Hundred Acre Wood: Fire breaks out in Ashdown Forest, in Sussex, England, inspiration for A.A. Milne’s “Hundred Acre Wood” in Winnie-The-Pooh

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“Winnie-the-Pooh” fans know the beloved bear and his friends live in the “Hundred Acre Wood,” but the real-life forest that inspired the children’s story — Ashdown Forest — is being destroyed by flames, BBC News reports.

Nearly 50 acres of Ashdown Forest in Sussex County, United Kingdom, had burned by Monday night. At the height of the blaze, six fire crews were on the scene. The emergency personnel has since been scaled back to four crews, a fire service spokesman said.

“It’s unusual to have a fire of this size at night. This seems to have caught hold before people noticed the fire,” the spokesman said. “The undergrowth was very dry in the forest, despite the recent rain, and the fire caught quite quickly.”

Ashdown Forest fire
East Sussex Fire and Rescue Service was called on Sunday evening to tackle the blaze which covered 14 acres of the forest, which inspired the Hundred Acre Wood in A.A. Milne’s Winnie-The-Pooh. 

AP

Ashdown Forest was once the home to author A.A. Milne. The “Winnie-the-Pooh” creator lived in the area, near the town of Hartfield, in the 1920s, when he came up with “The Hundred Acre Woods.”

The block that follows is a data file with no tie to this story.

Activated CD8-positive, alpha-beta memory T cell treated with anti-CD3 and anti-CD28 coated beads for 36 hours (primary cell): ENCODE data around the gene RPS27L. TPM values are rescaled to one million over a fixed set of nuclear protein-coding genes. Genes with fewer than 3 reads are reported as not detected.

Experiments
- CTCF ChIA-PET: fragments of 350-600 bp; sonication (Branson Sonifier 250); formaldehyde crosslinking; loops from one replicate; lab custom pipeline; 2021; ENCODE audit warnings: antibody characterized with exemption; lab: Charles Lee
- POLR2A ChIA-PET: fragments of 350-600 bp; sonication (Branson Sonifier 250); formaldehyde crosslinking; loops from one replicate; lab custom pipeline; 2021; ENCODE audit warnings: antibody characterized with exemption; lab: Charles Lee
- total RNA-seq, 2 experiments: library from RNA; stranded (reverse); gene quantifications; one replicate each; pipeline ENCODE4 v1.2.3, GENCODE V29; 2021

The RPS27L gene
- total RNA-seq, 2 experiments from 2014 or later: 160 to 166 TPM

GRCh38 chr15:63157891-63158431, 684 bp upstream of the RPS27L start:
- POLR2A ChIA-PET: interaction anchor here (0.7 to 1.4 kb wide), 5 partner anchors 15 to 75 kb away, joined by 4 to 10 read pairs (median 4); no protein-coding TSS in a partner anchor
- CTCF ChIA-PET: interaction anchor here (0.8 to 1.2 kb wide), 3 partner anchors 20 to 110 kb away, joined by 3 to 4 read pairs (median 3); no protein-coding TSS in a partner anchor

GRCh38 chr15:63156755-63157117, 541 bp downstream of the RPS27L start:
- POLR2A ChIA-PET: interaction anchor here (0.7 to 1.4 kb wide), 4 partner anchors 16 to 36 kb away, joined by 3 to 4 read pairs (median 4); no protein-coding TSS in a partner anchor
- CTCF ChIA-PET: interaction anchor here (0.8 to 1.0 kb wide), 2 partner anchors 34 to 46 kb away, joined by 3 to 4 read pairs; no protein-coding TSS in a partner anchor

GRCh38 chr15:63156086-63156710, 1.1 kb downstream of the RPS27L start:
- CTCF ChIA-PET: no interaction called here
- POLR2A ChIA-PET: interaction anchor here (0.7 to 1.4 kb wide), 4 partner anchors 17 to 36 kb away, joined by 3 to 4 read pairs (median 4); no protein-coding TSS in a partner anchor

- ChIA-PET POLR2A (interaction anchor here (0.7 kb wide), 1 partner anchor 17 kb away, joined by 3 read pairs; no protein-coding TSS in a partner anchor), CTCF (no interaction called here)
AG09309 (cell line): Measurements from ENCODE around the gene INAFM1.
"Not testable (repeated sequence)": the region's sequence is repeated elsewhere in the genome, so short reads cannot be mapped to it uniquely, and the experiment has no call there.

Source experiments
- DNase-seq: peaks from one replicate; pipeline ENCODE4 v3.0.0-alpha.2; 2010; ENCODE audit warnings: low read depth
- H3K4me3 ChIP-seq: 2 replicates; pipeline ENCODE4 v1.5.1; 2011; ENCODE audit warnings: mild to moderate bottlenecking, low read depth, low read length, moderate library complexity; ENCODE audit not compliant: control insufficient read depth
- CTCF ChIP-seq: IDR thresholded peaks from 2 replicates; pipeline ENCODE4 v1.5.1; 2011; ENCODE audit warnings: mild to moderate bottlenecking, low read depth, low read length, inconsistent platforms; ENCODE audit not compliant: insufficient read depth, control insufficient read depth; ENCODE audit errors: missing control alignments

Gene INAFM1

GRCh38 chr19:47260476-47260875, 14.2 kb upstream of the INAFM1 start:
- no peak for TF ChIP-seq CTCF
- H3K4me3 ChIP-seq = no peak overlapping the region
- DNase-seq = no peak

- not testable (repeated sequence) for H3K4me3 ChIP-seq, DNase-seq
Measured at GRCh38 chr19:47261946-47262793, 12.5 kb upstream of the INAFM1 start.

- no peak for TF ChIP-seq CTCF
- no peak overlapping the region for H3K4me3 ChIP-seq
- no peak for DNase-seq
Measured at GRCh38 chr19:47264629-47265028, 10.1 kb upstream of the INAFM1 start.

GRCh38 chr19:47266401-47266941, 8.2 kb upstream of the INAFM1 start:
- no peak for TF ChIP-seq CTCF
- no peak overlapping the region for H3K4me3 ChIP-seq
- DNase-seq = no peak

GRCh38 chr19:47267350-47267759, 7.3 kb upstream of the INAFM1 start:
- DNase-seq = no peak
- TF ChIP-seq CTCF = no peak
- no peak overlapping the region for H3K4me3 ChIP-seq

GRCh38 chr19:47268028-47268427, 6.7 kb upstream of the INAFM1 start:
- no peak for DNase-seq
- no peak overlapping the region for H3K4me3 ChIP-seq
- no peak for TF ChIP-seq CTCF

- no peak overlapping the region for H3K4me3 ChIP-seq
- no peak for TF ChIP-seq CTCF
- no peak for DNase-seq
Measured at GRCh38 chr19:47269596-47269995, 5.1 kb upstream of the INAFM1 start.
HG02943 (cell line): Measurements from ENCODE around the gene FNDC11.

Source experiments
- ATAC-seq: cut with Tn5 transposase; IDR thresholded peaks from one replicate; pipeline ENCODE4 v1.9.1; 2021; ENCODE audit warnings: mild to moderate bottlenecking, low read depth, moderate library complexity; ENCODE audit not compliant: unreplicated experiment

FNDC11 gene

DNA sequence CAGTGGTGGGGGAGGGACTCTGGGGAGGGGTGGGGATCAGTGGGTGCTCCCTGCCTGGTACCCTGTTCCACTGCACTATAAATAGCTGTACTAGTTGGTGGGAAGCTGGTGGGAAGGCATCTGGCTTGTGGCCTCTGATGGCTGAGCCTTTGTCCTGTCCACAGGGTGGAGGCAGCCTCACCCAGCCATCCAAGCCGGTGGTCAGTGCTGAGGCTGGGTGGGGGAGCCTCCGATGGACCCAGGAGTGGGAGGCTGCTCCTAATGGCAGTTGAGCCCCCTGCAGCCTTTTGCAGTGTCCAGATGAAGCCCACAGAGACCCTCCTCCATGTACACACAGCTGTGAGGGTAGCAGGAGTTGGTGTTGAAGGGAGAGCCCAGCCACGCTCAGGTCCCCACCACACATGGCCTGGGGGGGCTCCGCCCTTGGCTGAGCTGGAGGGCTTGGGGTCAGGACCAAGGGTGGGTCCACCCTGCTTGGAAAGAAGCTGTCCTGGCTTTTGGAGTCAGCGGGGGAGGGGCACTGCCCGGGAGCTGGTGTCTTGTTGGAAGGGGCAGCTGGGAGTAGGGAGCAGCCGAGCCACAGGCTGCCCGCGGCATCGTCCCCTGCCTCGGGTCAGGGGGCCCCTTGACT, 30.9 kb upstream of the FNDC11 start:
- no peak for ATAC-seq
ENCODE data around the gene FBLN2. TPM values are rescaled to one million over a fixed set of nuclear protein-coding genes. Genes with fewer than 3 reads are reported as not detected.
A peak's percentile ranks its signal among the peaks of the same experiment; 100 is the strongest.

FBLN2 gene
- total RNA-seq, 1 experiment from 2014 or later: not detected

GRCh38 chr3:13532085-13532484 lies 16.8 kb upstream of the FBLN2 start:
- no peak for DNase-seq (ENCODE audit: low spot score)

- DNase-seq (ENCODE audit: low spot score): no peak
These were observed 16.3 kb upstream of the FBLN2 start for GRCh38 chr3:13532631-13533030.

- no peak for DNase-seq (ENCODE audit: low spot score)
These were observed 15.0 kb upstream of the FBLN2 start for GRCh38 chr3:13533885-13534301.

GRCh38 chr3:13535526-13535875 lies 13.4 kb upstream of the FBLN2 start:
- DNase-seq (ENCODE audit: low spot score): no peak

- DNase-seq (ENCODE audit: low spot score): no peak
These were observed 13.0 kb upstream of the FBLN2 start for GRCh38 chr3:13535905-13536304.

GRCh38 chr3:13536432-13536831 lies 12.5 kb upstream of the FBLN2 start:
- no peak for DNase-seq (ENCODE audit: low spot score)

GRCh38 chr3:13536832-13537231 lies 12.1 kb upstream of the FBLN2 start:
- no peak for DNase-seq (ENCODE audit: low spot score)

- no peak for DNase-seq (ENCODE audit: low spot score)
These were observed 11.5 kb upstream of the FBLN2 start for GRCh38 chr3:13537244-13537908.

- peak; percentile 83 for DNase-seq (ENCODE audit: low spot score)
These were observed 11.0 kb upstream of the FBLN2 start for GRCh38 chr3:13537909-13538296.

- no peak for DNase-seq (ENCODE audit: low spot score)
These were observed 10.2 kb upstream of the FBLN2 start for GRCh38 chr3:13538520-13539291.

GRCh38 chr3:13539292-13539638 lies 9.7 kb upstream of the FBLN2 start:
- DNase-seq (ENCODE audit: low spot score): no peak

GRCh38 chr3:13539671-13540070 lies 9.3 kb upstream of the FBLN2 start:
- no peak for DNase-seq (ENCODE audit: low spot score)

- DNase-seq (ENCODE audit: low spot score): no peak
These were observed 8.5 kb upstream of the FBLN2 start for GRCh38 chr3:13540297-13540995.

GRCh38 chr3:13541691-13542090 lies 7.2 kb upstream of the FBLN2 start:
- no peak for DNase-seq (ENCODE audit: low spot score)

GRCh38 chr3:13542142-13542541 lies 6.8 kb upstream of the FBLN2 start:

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The forest was originally used for deer hunting but it is now under national and international protection because of its wildlife. While Winnie-the-Pooh and friends are just imaginary inhabitants, there are many creatures that live in the woods now suffering from the fire.

90th anniversary of Winnie-the-Pooh
The 90th anniversary of Winnie-the-Pooh was celebrated in the “100 Acre Wood” in Ashdown Forest, in 2016.

Matt Crossick

Ground-nesting birds likely saw their eggs and nests destroyed in the blaze, Ashdown Forest Ranger Chris Sutton said. “Reptiles like adders and lizards would not have been able to move fast enough. Large animals like foxes and deer would have been able to move out of the area quite quickly.”

However, “all is not lost,” Sutton said.  “Within four weeks we’ll have grass growing and in six months you probably won’t know too much has gone on here.”

It is not believed that the fire was started deliberately, the BBC reports. In February, the forest suffered two fires which were accidentally started by volunteers during a planned burning.

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